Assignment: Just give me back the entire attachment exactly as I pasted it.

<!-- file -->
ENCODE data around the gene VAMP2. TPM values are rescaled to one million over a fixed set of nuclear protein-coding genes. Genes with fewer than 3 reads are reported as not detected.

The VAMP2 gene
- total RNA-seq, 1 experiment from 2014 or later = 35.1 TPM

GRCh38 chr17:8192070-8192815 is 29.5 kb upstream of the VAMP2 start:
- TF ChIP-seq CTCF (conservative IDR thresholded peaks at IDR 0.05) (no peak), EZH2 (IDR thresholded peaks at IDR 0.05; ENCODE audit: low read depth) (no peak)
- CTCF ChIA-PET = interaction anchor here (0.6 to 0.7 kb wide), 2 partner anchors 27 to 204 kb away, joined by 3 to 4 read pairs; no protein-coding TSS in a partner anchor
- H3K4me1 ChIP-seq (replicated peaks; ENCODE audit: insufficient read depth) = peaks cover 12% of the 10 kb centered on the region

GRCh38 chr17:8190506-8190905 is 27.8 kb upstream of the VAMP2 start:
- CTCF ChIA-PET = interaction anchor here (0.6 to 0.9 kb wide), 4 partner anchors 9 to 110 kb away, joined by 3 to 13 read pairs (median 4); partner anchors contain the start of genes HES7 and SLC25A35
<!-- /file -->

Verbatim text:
ENCODE data around the gene VAMP2. TPM values are rescaled to one million over a fixed set of nuclear protein-coding genes. Genes with fewer than 3 reads are reported as not detected.

The VAMP2 gene
- total RNA-seq, 1 experiment from 2014 or later = 35.1 TPM

GRCh38 chr17:8192070-8192815 is 29.5 kb upstream of the VAMP2 start:
- TF ChIP-seq CTCF (conservative IDR thresholded peaks at IDR 0.05) (no peak), EZH2 (IDR thresholded peaks at IDR 0.05; ENCODE audit: low read depth) (no peak)
- CTCF ChIA-PET = interaction anchor here (0.6 to 0.7 kb wide), 2 partner anchors 27 to 204 kb away, joined by 3 to 4 read pairs; no protein-coding TSS in a partner anchor
- H3K4me1 ChIP-seq (replicated peaks; ENCODE audit: insufficient read depth) = peaks cover 12% of the 10 kb centered on the region

GRCh38 chr17:8190506-8190905 is 27.8 kb upstream of the VAMP2 start:
- CTCF ChIA-PET = interaction anchor here (0.6 to 0.9 kb wide), 4 partner anchors 9 to 110 kb away, joined by 3 to 13 read pairs (median 4); partner anchors contain the start of genes HES7 and SLC25A35